Tue, Jun. 16, 2015, 4:30pm - 6:00pm
Frick Chemistry Laboratory, Taylor Auditorium
Host: David MacMillan
Discovery of selective Orexin-2 antagonists for the treatment of Primary Insomnia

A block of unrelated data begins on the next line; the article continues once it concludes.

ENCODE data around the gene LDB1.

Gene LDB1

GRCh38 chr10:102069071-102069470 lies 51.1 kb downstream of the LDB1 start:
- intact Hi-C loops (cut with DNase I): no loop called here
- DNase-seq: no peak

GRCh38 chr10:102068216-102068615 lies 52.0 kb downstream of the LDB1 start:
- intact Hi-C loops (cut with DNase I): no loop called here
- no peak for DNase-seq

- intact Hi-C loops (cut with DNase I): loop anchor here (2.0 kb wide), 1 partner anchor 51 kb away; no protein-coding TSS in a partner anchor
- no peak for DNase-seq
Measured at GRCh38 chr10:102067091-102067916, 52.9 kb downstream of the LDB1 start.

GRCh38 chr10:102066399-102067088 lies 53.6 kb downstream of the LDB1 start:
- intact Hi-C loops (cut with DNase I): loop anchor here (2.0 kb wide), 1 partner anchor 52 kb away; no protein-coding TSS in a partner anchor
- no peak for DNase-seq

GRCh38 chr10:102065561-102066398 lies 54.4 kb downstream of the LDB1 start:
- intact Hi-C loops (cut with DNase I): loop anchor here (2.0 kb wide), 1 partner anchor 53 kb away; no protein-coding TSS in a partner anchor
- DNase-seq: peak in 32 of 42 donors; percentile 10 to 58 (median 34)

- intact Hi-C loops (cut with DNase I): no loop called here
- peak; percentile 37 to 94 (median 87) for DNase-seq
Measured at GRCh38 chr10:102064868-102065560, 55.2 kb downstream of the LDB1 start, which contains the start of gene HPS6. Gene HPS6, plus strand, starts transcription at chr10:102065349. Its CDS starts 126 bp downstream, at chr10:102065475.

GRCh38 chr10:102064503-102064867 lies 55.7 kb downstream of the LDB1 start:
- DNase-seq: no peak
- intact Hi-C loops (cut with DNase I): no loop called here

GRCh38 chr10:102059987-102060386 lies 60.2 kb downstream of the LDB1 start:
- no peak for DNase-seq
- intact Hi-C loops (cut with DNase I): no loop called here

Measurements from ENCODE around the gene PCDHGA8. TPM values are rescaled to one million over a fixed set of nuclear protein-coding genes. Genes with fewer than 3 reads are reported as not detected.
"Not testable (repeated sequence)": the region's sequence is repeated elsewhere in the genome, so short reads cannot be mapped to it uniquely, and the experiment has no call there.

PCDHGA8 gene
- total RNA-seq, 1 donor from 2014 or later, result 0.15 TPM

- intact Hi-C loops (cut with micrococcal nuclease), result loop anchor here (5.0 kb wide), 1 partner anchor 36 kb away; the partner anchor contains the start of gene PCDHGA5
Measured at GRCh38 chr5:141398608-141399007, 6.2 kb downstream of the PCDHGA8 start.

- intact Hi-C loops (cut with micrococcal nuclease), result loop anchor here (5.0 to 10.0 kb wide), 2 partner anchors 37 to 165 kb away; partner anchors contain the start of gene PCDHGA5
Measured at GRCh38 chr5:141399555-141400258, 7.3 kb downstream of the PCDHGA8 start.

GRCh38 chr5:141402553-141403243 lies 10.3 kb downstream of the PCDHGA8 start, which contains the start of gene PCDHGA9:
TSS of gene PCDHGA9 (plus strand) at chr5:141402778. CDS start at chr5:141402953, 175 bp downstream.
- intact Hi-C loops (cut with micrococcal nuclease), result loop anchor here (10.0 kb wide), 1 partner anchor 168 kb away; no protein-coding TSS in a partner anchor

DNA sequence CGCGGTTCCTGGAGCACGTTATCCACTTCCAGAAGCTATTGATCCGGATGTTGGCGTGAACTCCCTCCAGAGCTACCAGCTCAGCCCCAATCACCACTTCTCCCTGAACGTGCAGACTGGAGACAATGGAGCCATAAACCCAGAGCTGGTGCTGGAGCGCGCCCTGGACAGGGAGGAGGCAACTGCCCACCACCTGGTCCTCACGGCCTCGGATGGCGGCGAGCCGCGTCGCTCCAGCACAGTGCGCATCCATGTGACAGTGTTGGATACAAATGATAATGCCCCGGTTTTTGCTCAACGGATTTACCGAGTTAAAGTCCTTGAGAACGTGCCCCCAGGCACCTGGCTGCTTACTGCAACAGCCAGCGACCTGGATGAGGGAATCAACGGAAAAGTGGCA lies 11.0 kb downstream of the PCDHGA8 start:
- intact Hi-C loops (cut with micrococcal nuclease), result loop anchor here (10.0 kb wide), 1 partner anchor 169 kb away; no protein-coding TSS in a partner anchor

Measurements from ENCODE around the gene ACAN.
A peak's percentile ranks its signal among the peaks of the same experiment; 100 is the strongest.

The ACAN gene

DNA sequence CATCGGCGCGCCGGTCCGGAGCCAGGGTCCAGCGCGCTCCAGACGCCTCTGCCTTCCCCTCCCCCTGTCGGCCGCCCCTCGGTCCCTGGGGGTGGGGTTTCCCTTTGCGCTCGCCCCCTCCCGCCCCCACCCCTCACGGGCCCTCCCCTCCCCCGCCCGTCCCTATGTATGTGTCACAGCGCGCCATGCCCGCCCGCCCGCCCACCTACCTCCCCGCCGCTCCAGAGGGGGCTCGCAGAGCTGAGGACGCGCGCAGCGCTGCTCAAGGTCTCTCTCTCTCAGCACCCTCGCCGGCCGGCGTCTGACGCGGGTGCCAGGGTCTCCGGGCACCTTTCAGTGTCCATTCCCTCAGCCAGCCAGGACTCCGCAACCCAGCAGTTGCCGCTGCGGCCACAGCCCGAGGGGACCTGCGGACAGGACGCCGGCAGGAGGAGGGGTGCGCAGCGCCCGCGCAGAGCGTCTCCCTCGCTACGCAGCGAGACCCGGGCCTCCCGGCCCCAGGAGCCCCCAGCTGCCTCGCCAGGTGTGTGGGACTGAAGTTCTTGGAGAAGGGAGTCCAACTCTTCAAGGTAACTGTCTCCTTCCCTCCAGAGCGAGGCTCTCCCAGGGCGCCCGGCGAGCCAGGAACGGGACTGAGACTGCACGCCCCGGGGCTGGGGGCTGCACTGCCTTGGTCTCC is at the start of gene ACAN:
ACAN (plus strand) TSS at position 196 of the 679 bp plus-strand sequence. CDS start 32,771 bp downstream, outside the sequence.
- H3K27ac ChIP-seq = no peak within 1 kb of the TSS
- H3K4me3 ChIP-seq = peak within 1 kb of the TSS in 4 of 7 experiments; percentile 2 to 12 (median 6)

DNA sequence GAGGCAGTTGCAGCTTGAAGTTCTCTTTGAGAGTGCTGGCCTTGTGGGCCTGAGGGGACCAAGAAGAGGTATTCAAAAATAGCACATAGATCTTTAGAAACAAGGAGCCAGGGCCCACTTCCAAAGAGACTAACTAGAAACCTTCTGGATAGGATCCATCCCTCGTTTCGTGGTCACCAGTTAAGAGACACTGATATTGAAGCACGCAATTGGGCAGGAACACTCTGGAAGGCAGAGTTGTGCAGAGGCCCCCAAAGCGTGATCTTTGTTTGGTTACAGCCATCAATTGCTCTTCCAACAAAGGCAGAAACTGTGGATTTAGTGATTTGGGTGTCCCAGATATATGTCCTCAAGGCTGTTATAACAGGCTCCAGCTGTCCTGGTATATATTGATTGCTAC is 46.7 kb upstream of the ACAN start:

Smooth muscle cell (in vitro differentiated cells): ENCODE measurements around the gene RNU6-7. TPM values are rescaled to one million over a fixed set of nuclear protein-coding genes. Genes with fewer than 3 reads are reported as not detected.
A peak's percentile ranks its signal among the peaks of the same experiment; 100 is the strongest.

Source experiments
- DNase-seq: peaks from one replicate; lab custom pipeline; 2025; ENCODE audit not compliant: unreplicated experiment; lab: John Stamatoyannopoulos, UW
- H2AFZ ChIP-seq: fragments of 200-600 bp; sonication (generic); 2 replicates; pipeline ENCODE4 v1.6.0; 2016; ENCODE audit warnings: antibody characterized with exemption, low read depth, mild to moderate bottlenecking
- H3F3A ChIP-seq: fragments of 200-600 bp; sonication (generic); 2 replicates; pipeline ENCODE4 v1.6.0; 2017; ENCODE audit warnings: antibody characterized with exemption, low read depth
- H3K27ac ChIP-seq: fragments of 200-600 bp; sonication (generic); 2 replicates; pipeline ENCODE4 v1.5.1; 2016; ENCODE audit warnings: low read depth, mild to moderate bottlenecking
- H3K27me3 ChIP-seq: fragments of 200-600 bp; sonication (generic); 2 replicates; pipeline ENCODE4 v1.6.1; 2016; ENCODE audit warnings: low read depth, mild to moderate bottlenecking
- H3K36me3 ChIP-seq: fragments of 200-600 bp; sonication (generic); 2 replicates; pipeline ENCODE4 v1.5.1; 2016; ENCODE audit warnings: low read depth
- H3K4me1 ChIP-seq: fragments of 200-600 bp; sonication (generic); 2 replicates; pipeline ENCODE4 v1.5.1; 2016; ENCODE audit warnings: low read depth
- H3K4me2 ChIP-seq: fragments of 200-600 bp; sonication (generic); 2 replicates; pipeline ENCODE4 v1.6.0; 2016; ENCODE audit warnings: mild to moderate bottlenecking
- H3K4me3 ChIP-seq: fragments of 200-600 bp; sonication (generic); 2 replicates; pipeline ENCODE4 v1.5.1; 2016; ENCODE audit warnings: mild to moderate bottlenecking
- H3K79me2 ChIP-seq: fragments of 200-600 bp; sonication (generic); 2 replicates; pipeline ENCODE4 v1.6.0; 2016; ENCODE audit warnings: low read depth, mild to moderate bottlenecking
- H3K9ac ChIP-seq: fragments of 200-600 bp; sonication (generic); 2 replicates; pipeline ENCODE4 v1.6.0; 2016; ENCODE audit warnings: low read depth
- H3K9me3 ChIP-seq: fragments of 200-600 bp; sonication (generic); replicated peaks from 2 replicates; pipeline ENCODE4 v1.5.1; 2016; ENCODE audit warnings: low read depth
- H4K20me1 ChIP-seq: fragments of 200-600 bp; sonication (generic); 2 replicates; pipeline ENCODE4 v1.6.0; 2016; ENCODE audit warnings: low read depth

Orexins (OX), also known as hypocretins, are the common names given to a pair of excitatory neuropeptides called OX-A and OX-B (also termed hypocretin-1 and hypocretin-2) derived from the common precursor prepro-OX that are exclusively produced by hypothalamic neurons. OX-producing neurons project widely to key areas of the brain and are predominantly involved in the control of wakefulness and also in the regulation of food intake, reward, addictive behaviors and stress. The OX neuropeptides mediate their effect by stimulating two distinct G-protein coupled receptors, orexin-1 (OX1R) and orexin-2 (OX2R) that are co-located or selectively located in specific brain areas suggesting differentiated roles. As such, orexin receptor antagonists have been pursued by numerous laboratories as potential sleep promoting agents and several groups have demonstrated that blockade of the orexin-1 and orexin-2 receptors by dual OX1R/OX2R antagonists promotes sleep both in rats and in humans. Our research efforts have focused on the discovery of selective OX2R antagonists, selective OX1R antagonists, and the characterization of the sleep promoting effects of selective blockade of either the orexin-2 receptor or the orexin-1 receptor. Pre-clinical studies have shown that selective orexin-2 receptor antagonists are effective sleep promoting agents, indicating that selective antagonism of the orexin-2 receptor is sufficient to promote sleep. Additional studies have shown that an orexin-1 receptor antagonist, when dosed alone, has no significant effect on sleep parameters in rat and in fact can attenuate the sleep promoting effects of a selective orexin-2 antagonist when dosed together with an orexin-2 antagonist. These data led us to develop selective orexin-2 receptor antagonists as sleep promoting agents. Towards that end, we now present the medicinal chemistry efforts and the pre-clinical characterization of a series of novel selective orexin-2 receptor antagonists that led to the discovery of JNJ-42847922 along with human pharmacokinetic data and safety data from Phase 1 clinical trials in healthy volunteers.